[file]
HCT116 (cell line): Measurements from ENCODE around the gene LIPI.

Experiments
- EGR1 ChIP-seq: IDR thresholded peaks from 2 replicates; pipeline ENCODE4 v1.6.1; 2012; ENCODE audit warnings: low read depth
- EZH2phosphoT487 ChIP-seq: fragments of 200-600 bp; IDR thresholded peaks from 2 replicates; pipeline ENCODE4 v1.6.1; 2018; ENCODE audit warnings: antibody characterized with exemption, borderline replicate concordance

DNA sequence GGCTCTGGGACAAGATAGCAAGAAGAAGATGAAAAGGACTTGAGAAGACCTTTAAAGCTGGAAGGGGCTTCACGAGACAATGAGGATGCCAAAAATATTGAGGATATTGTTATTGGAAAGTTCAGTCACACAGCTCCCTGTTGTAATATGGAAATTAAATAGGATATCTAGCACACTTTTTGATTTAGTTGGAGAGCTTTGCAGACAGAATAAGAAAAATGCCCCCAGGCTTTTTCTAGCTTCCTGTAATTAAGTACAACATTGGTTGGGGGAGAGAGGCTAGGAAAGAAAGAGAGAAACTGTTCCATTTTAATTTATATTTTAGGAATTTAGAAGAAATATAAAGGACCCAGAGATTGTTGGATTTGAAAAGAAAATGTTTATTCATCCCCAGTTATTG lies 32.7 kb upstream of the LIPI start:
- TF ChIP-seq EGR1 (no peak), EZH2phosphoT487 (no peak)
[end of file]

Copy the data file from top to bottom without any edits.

HCT116 (cell line): Measurements from ENCODE around the gene LIPI.

Experiments
- EGR1 ChIP-seq: IDR thresholded peaks from 2 replicates; pipeline ENCODE4 v1.6.1; 2012; ENCODE audit warnings: low read depth
- EZH2phosphoT487 ChIP-seq: fragments of 200-600 bp; IDR thresholded peaks from 2 replicates; pipeline ENCODE4 v1.6.1; 2018; ENCODE audit warnings: antibody characterized with exemption, borderline replicate concordance

DNA sequence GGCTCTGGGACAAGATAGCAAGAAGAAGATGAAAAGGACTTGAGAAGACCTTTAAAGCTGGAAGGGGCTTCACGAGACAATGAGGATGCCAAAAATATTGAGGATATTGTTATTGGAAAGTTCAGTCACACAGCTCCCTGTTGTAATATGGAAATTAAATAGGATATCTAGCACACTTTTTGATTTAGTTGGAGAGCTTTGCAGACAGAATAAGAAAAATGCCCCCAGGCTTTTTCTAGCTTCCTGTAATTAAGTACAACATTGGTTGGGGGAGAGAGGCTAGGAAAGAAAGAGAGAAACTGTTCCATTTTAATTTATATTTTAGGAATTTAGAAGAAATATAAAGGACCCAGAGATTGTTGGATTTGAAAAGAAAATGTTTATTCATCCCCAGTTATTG lies 32.7 kb upstream of the LIPI start:
- TF ChIP-seq EGR1 (no peak), EZH2phosphoT487 (no peak)